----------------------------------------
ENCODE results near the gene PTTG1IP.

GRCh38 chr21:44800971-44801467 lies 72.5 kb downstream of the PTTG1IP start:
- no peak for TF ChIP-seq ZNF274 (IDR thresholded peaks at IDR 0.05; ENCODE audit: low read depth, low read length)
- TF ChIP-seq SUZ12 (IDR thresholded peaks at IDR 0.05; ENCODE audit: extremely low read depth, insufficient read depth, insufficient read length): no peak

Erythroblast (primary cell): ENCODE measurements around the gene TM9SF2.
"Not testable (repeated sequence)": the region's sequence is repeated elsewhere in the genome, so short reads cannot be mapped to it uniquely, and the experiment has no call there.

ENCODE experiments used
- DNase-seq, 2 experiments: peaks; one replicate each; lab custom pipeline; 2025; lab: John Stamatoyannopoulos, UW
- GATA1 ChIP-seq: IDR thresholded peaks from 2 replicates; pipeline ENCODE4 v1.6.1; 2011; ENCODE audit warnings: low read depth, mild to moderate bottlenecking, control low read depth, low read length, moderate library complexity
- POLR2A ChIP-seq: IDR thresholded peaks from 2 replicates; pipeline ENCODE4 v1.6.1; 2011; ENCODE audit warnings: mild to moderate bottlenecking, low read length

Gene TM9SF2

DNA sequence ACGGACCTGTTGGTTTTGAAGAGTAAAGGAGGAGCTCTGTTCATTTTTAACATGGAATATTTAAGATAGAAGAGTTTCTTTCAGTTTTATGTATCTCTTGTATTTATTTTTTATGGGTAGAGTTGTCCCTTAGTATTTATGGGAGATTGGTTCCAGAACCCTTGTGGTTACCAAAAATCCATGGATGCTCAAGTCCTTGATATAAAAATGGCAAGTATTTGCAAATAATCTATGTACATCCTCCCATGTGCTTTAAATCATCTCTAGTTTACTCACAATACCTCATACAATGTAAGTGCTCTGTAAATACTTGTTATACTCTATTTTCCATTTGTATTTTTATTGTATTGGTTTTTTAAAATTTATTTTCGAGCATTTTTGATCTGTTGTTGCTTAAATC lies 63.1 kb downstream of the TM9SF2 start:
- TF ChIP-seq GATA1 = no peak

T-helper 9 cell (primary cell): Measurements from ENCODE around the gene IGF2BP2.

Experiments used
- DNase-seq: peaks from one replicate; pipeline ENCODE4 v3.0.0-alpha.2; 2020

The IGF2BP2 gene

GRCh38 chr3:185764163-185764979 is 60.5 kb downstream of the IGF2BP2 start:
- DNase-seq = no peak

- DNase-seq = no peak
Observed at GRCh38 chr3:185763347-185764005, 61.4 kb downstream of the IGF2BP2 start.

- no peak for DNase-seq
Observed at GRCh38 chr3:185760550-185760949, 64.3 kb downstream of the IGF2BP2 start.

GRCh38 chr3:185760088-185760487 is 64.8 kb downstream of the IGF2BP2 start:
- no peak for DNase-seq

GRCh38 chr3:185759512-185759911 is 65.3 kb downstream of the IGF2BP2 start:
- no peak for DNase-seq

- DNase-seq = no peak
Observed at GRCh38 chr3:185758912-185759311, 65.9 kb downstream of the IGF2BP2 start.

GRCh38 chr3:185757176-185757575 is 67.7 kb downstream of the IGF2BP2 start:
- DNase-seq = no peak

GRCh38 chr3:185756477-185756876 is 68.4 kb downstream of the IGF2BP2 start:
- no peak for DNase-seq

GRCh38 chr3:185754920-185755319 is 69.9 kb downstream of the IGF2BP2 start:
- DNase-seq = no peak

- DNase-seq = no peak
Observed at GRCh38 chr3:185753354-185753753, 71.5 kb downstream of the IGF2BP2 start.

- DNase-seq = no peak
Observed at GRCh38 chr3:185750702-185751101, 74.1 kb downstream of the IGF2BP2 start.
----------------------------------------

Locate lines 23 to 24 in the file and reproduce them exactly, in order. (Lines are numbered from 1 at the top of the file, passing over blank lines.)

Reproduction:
Observed at GRCh38 chr3:185760550-185760949, 64.3 kb downstream of the IGF2BP2 start.

GRCh38 chr3:185760088-185760487 is 64.8 kb downstream of the IGF2BP2 start: